Rosarium Virginis Mariae: Chapter 2

As with the past couple of weeks once again we go even deeper into this Apostolic Letter.

Chapter II: Mysteries of Christ-Mysteries of His Mother

In the second chapter Pope John Paul II take a close look at each set of Mysteries and suggest the addition of another five mysteries. We begin the chapter with the idea that the Rosary is a compendium of the Gospel as each of the mysteries seems to hit a moment in the life of Christ and is typically tied back to the Bible in some way. John Paul notes that the form of the Rosary being a collection of 150 Hail Mary’s is because that is how many Psalms there are in the Psalter. John Paul think that “the mysteries of Christ’s public ministry between his Baptism and his Passion” are what is missing and he offer them as a suggestion for the Church to take or to leave, but there is a major push in the letter for the addition to make it more closely resemble a “compendium of the Gospel.” Pope John Paul II calls these new mysteries the mysteries of light.In the next section the Pope goes through all the different mysteries and sums each mystery up in like three paragraphs.

John Paul II begins with the Joyful Mysteries which he says are “marked by the joy radiating from the event of the Incarnation.” The first three mysteries (Annunciation, Visitation and Nativity) are filled with joy and the final two (Presentation and Finding) still contain the joy but it is tempered by the drama that is to come. John Paul notes that to meditate on the Joyful Mysteries “is to enter into the ultimate causes and the deepest meaning of Christian joy.”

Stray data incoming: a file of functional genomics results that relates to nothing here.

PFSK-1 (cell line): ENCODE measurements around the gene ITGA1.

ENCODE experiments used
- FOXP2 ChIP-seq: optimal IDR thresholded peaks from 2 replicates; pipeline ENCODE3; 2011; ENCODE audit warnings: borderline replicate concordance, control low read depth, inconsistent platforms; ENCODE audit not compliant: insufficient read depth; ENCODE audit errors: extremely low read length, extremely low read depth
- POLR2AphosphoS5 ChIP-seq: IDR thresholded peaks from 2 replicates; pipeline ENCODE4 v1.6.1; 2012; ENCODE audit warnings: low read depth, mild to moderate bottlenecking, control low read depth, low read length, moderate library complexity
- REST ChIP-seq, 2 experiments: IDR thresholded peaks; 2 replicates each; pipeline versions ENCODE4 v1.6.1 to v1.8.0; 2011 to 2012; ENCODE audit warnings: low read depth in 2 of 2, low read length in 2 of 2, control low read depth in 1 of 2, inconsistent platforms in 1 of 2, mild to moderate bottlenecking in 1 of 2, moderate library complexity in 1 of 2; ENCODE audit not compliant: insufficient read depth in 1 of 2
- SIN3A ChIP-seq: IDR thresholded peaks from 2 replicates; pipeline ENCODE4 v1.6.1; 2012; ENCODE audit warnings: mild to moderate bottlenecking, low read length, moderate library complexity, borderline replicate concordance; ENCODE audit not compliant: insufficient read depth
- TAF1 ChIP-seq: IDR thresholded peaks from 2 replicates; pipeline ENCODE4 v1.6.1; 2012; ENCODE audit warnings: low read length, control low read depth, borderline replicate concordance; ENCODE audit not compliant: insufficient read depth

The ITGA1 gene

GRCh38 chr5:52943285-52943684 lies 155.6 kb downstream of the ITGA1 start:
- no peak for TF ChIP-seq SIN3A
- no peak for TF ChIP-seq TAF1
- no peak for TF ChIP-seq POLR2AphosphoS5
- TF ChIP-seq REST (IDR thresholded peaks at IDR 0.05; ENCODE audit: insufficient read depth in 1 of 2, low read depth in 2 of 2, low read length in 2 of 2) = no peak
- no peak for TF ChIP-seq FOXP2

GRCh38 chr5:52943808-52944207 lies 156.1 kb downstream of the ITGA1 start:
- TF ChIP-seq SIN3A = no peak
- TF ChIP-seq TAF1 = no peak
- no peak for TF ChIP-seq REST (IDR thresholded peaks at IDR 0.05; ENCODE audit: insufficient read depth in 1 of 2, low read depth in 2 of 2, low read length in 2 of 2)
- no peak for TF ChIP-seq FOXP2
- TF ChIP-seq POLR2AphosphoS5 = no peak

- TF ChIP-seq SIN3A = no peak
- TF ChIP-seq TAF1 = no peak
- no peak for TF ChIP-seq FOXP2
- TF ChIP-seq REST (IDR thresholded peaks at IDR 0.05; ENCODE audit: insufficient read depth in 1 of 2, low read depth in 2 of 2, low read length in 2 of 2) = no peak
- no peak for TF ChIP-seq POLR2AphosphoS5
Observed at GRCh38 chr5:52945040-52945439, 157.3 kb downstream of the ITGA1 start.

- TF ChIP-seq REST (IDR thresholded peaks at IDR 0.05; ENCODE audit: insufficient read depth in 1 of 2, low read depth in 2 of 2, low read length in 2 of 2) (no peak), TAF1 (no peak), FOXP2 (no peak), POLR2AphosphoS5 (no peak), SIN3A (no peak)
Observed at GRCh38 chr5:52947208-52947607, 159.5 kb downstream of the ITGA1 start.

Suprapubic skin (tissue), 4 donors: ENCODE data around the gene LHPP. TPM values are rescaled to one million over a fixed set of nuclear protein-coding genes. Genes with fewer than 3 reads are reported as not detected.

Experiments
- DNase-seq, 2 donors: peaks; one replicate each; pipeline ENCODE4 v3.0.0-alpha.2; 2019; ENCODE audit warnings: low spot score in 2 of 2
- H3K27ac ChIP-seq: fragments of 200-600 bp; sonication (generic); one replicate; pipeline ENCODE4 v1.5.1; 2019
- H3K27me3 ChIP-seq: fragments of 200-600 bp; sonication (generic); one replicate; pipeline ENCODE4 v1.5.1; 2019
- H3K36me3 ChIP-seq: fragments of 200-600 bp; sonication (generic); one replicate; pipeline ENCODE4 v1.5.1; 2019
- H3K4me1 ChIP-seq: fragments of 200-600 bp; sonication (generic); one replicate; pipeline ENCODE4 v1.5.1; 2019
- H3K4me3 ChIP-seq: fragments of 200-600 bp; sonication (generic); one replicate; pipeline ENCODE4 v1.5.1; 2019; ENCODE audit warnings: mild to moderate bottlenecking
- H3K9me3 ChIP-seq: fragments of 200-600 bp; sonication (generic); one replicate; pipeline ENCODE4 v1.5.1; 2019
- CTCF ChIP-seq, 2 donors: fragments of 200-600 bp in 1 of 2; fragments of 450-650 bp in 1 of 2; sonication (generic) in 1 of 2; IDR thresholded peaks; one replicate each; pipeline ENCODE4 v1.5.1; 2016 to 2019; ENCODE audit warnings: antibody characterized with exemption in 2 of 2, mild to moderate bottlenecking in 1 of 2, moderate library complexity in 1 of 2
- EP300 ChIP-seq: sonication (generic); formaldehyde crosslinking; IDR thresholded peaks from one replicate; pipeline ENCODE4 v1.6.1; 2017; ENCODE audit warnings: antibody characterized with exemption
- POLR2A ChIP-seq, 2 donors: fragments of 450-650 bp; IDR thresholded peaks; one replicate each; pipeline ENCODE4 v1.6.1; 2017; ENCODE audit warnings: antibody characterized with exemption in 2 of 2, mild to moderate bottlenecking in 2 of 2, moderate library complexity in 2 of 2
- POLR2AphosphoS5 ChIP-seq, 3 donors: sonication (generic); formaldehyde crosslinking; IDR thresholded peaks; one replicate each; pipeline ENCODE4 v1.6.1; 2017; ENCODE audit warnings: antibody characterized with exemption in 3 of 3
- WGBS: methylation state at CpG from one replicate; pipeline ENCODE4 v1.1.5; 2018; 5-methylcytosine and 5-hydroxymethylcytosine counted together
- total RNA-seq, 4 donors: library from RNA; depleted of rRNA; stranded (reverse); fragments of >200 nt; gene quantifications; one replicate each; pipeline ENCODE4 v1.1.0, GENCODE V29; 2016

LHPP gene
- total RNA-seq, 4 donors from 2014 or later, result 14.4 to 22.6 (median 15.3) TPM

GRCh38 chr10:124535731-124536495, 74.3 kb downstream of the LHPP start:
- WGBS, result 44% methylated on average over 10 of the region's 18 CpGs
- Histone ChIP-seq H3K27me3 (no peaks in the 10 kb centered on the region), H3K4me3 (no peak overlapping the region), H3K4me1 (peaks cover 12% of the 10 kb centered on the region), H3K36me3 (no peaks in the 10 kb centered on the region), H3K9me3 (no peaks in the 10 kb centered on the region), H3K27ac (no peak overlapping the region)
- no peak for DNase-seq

John Paul next moves onto the Luminous Mysteries, the new mysteries that cover the public life of Jesus. One of the overarching things about these mysteries is listen to Jesus, at his Baptism we have God saying Jesus is his beloved and we should listen to him, at the Wedding at Cana we have Mary saying to the servant do as Jesus tells them,  as he Proclaims the kingdom where Jesus calls us to change,  at the Transfiguration once again we have God saying listen to him, and at the Eucharist Jesus tells us to do this in memory of him. We are told to “Do whatever Jesus tells you” to do.

We move on to the Sorrowful Mysteries. These mysteries are the heart of the faith. The Passion narrative, from the Agony in the Garden, to the Scourging, to the Crowning with Thorns, and the Carrying of the Cross until his Crucifixion. We follow these in the step of many as John Paul notes these mysteries help believers to relive the death of Jesus, to stand at the foot of the Cross beside Mary, to enter with her into the depths of God’s love for man and to experience all its life-giving power.

Finally we reach the Glorious Mysteries, this is the joy which we remember it isn’t in death that we remember Jesus but it is in new life. Resurrection, Ascension, Pentecost, were all feast we just celebrated and they are followed with two Mary centric events, Assumption and Crowning of Mary. John Paul notes that these mysteries lead the “faithful to greater hope for the eschatological goal towards which they journey as members of the pilgrim People of God in history. This can only impel them to bear courageous witness to that “good news” which gives meaning to their entire existence.”

With these mysteries we are hopefully are brought closer to the knowledge of the mysteries of Christ which are found in the Gospel. John Paul II points out  that as the Church enters into the third millennium will need to have the ability to enter into the “perfect knowledge of God’s mystery, of Christ, in whom are hidden all the treasures of wisdom and knowledge” (Col 2:2-3) and the Rosary is one way of getting there. We could call it Mary’s way.

The Pope then reminds us earlier he mentioned that the Rosary is “the simple prayer [which] marks the rhythm of human life”  and he goes into detail explaining how it is so. John Paul concludes the second chapter by reaffirming his statement “the Rosary does indeed “mark the rhythm of human life”, bringing it into harmony with the “rhythm” of God’s own life, in the joyful communion of the Holy Trinity, our life’s destiny and deepest longing.” We can only hope that when we pray the Rosary our burdens are lessened.


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